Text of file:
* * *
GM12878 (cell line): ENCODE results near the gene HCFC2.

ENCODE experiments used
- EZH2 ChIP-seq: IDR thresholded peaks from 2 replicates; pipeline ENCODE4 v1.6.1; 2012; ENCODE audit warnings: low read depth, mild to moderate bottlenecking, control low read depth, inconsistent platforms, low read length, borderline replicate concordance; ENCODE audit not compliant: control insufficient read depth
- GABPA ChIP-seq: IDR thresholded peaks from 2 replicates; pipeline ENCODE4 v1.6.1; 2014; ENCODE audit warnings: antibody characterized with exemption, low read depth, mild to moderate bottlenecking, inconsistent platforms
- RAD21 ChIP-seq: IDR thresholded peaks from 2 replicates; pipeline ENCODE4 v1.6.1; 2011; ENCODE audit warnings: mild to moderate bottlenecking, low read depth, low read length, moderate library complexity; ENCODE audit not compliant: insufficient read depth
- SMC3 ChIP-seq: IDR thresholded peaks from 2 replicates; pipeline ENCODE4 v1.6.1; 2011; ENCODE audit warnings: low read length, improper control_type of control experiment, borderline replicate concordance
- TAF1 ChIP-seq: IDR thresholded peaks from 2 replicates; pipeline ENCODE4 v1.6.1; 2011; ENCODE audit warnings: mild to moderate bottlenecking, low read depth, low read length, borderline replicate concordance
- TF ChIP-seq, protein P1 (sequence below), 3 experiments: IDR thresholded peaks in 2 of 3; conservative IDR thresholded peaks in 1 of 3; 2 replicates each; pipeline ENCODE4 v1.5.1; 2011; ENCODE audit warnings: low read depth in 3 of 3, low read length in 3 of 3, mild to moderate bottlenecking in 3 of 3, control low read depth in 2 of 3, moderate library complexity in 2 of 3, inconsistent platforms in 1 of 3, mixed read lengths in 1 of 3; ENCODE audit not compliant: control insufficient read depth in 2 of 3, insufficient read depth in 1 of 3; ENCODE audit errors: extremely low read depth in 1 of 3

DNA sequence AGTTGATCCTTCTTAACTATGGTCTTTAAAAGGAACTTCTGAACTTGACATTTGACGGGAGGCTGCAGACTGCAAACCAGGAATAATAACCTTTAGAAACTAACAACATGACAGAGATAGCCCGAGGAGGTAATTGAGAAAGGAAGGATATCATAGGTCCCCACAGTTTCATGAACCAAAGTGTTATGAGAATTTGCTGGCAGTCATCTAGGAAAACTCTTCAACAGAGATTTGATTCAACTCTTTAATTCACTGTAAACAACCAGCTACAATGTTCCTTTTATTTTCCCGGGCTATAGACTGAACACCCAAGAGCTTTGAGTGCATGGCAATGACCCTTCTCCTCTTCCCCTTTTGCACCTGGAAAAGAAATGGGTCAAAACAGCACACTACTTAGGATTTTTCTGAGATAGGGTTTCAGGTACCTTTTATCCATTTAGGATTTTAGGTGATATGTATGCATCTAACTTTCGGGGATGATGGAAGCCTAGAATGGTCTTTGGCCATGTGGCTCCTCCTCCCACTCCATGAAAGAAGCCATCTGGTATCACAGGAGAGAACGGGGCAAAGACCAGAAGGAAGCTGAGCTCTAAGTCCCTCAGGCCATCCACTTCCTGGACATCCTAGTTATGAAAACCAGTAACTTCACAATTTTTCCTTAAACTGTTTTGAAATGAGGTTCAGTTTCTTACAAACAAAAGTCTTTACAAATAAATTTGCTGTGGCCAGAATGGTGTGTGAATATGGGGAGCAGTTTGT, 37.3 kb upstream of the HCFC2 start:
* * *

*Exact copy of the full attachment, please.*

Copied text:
GM12878 (cell line): ENCODE results near the gene HCFC2.

ENCODE experiments used
- EZH2 ChIP-seq: IDR thresholded peaks from 2 replicates; pipeline ENCODE4 v1.6.1; 2012; ENCODE audit warnings: low read depth, mild to moderate bottlenecking, control low read depth, inconsistent platforms, low read length, borderline replicate concordance; ENCODE audit not compliant: control insufficient read depth
- GABPA ChIP-seq: IDR thresholded peaks from 2 replicates; pipeline ENCODE4 v1.6.1; 2014; ENCODE audit warnings: antibody characterized with exemption, low read depth, mild to moderate bottlenecking, inconsistent platforms
- RAD21 ChIP-seq: IDR thresholded peaks from 2 replicates; pipeline ENCODE4 v1.6.1; 2011; ENCODE audit warnings: mild to moderate bottlenecking, low read depth, low read length, moderate library complexity; ENCODE audit not compliant: insufficient read depth
- SMC3 ChIP-seq: IDR thresholded peaks from 2 replicates; pipeline ENCODE4 v1.6.1; 2011; ENCODE audit warnings: low read length, improper control_type of control experiment, borderline replicate concordance
- TAF1 ChIP-seq: IDR thresholded peaks from 2 replicates; pipeline ENCODE4 v1.6.1; 2011; ENCODE audit warnings: mild to moderate bottlenecking, low read depth, low read length, borderline replicate concordance
- TF ChIP-seq, protein P1 (sequence below), 3 experiments: IDR thresholded peaks in 2 of 3; conservative IDR thresholded peaks in 1 of 3; 2 replicates each; pipeline ENCODE4 v1.5.1; 2011; ENCODE audit warnings: low read depth in 3 of 3, low read length in 3 of 3, mild to moderate bottlenecking in 3 of 3, control low read depth in 2 of 3, moderate library complexity in 2 of 3, inconsistent platforms in 1 of 3, mixed read lengths in 1 of 3; ENCODE audit not compliant: control insufficient read depth in 2 of 3, insufficient read depth in 1 of 3; ENCODE audit errors: extremely low read depth in 1 of 3

DNA sequence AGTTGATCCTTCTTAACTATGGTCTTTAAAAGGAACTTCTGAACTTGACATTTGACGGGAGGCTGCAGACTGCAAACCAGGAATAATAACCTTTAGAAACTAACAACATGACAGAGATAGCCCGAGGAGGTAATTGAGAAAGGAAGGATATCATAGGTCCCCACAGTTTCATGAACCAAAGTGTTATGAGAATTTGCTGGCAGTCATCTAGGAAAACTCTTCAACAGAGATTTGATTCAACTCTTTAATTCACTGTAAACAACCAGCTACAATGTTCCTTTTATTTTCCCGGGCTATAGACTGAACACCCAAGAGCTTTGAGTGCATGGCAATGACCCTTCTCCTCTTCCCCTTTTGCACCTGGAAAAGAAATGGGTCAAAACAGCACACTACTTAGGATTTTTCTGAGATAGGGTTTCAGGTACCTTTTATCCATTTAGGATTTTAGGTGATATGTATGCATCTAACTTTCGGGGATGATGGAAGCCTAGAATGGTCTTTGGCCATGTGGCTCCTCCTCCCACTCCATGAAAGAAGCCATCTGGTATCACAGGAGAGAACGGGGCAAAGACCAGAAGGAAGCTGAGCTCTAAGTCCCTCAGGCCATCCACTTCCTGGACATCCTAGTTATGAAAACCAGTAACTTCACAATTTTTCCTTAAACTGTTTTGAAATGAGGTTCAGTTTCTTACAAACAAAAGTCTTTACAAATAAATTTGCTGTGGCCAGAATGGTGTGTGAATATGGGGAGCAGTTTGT, 37.3 kb upstream of the HCFC2 start: